The purpose of this award is to provide Dr. Robert Wirka protected time, allowing him to obtain the training necessary to become an independent investigator using human genetic findings to define novel mechanisms driving coronary artery disease (CAD). Career development activities are designed to strengthen Dr. Wirka's skills in three key areas necessary for achieving this research paradigm: i) Linking disease-associated variation to causal genes; ii) Determining how causal genes affect cellular and vascular biology; and iii) Defining the molecular pathways and networks affected by causal genes. His mentor, Dr. Quertermous, will guide and monitor his progress towards independence. During atherosclerosis, vascular smooth muscle cells (SMCs) de- differentiate, proliferate and migrate into the lesion in a process known as ?phenotypic modulation?. In a recent first-author paper in Nature Medicine, Dr. Wirka generated single-cell gene expression datasets from diseased mouse and human arteries and characterized the process of SMC phenotypic modulation in unprecedented detail. In the current proposal, Dr. Wirka has used these data to identify the transcription factor TWIST1 as a potential novel regulator of SMC phenotypic modulation. In pathway analysis of the mouse and human gene expression data, TWIST1 is strongly predicted to promote SMC phenotypic modulation. Consistent with this predicted role, TWIST1 gene expression increases in SMCs during phenotypic modulation in the mouse and human single-cell data, and preliminary studies show that TWIST1 inhibits expression of SMC differentiation markers. Importantly, TWIST1 is also strongly associated with multiple vascular diseases, including CAD, in human genetic studies. The proposed studies will determine the role of TWIST1 in vascular SMCs during disease, and determine the cellular and molecular mechanisms by which this occurs.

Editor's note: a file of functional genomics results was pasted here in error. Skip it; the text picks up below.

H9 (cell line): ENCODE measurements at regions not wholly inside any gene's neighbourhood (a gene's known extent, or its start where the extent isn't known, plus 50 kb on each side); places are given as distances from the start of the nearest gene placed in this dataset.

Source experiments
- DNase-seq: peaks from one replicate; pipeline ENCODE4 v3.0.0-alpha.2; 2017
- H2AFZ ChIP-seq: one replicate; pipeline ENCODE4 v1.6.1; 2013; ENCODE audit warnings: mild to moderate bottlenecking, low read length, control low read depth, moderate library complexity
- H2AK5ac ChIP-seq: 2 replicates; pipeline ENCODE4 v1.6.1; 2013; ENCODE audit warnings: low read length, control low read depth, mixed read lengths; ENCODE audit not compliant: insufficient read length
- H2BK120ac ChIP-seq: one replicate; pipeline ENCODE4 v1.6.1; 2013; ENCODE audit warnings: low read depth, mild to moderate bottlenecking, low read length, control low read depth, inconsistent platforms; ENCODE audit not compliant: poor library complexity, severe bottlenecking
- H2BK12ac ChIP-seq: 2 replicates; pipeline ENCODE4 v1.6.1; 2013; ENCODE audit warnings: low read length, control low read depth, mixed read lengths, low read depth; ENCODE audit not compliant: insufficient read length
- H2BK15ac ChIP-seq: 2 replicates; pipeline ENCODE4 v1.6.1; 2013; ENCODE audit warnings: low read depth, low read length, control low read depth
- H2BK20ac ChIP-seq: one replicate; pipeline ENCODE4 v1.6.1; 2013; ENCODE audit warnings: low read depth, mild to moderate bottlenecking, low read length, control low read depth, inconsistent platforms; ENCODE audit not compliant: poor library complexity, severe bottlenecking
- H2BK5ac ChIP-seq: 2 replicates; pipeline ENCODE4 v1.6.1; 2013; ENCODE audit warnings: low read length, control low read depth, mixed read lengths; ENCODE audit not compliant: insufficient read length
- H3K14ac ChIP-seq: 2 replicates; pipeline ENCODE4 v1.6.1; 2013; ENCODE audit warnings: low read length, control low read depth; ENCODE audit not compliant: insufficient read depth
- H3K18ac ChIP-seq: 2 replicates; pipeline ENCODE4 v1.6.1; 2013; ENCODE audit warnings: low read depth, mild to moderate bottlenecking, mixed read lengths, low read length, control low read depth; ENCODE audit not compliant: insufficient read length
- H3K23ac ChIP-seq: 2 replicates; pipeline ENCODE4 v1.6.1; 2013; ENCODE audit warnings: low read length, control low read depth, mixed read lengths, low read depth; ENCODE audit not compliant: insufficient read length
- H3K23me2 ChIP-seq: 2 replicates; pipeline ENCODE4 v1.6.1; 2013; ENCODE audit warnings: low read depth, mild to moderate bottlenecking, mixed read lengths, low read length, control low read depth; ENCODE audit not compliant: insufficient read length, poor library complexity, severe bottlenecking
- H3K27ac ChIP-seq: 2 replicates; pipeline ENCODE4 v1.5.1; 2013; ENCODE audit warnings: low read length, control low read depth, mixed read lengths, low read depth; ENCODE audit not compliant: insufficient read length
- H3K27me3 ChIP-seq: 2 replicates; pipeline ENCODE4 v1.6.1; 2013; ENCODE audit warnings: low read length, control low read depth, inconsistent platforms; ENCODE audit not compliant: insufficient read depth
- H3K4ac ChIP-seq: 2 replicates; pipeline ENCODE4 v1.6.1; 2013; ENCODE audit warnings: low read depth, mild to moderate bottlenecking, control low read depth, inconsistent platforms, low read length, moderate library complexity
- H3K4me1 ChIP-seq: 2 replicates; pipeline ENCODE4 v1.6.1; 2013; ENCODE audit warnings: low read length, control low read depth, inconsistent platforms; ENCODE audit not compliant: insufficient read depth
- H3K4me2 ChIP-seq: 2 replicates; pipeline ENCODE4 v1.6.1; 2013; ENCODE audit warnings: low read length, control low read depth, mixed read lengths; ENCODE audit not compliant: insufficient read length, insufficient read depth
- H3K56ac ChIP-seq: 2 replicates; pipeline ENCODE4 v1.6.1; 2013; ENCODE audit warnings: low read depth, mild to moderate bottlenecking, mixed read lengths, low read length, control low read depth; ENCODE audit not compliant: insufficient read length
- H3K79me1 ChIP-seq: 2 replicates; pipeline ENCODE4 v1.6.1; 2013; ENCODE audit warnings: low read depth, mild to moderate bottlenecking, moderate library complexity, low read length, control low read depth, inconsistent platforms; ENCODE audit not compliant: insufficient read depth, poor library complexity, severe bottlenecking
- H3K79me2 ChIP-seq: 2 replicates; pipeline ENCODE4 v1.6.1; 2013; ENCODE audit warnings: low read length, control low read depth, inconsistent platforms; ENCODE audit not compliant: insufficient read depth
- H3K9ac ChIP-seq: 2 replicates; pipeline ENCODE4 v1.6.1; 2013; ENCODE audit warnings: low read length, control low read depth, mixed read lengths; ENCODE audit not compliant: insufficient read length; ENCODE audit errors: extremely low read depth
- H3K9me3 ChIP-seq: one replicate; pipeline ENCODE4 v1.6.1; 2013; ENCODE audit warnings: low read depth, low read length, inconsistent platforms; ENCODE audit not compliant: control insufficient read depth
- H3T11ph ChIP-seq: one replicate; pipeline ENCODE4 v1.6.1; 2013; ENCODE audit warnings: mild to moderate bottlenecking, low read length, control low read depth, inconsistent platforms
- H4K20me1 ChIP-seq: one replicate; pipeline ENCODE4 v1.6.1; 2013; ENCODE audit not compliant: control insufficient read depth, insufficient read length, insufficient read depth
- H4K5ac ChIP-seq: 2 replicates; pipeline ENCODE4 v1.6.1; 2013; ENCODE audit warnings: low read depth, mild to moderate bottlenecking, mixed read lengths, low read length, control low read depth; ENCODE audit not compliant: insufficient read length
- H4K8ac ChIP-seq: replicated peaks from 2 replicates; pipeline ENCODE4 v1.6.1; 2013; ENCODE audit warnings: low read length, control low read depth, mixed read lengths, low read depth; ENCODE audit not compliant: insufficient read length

In Aim 1, SMC- specific conditional Twist1 knockout mice will be used to determine how Twist1 affects SMC phenotype within the atherosclerotic lesion: i) assessment of single-cell gene expression will be used to determine the effect of SMC-specific Twist1 knockout on the ability of SMCs to undergo phenotypic modulation during disease and to map the molecular pathways affected by Twist1, and ii) in situ studies of the diseased artery wall will examine the effect of SMC-specific Twist1 knockout on classical aspects of lesion phenotype and the contribution of SMCs to the lesion.
In Aim 2, cultured human coronary artery SMCs (HCASMCs) will be used to determine the cellular and molecular effects of TWIST1: i) the effect of TWIST1 perturbation on SMC phenotypes relevant to atherosclerosis such as differentiation, proliferation, migration, invasion, and cell death will be determined, and ii) the detailed molecular mechanism by which TWIST1 inhibits expression of the SMC differentiation marker ACTA2 will be explored. These studies will determine the cellular and molecular mechanisms by which a CAD- associated gene and potential novel SMC master regulator influences disease risk. Importantly, these studies will also provide Dr. Wirka with the final skills necessary to achieve scientific independence.

Public Health Relevance

- Despite aggressive treatment of known risk factors, coronary artery disease (CAD) is still responsible for one in every six deaths in the United States. Evidence from gene expression in diseased human coronary arteries and human genetic studies strongly implicates the gene TWIST1 in CAD. This project will determine the mechanisms by which TWIST1 affects vascular wall biology and thus CAD risk, with the goal of developing novel treatments to reduce the burden of CAD.

National Institute of Health (NIH)
National Heart, Lung, and Blood Institute (NHLBI)
Clinical Investigator Award (CIA) (K08)
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NHLBI Mentored Clinical and Basic Science Review Committee (MCBS)
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Huang, Li-Shin
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Stanford University
Internal Medicine/Medicine
Schools of Medicine
United States
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